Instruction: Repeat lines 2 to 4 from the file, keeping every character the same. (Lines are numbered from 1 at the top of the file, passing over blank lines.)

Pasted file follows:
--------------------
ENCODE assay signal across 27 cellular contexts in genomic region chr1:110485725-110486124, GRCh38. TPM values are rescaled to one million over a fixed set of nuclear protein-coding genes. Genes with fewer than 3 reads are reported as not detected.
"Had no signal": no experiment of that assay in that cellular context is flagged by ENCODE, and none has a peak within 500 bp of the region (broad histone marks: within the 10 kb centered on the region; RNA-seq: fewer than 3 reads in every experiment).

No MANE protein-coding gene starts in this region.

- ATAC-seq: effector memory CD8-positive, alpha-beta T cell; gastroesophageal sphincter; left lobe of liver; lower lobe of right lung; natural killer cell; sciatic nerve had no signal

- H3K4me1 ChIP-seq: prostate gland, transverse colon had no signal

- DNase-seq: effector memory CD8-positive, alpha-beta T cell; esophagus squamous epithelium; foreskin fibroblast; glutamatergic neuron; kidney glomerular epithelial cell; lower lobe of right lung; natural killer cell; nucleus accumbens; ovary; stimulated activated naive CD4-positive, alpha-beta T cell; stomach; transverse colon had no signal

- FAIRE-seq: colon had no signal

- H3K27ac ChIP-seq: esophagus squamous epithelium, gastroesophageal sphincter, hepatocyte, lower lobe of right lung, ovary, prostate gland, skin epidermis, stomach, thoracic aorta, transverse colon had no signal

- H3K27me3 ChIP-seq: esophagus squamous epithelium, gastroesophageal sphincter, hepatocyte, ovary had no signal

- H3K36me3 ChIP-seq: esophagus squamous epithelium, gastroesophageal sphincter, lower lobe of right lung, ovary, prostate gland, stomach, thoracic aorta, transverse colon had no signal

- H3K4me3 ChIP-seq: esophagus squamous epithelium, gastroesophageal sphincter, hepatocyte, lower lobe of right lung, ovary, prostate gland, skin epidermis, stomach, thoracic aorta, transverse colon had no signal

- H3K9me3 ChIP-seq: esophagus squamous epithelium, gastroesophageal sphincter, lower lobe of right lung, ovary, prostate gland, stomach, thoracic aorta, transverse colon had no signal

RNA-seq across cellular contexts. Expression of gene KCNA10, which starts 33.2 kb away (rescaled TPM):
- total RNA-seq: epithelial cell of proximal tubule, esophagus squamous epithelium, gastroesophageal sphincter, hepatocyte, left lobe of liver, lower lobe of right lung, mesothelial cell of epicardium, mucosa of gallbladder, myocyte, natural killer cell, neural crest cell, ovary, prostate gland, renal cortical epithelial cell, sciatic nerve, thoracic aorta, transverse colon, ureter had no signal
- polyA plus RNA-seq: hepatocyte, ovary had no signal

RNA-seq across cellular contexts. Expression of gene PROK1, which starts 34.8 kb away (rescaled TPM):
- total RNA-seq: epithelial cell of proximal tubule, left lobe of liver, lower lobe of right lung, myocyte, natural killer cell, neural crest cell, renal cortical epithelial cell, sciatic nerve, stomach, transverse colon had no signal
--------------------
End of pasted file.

"Had no signal": no experiment of that assay in that cellular context is flagged by ENCODE, and none has a peak within 500 bp of the region (broad histone marks: within the 10 kb centered on the region; RNA-seq: fewer than 3 reads in every experiment).

No MANE protein-coding gene starts in this region.

- ATAC-seq: effector memory CD8-positive, alpha-beta T cell; gastroesophageal sphincter; left lobe of liver; lower lobe of right lung; natural killer cell; sciatic nerve had no signal